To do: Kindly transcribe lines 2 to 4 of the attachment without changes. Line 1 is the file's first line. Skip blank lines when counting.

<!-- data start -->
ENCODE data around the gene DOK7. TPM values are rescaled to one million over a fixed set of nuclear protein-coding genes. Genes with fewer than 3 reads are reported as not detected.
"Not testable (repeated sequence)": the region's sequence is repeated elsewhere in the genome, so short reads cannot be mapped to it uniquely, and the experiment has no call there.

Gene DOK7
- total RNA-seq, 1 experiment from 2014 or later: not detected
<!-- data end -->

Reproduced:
"Not testable (repeated sequence)": the region's sequence is repeated elsewhere in the genome, so short reads cannot be mapped to it uniquely, and the experiment has no call there.

Gene DOK7
- total RNA-seq, 1 experiment from 2014 or later: not detected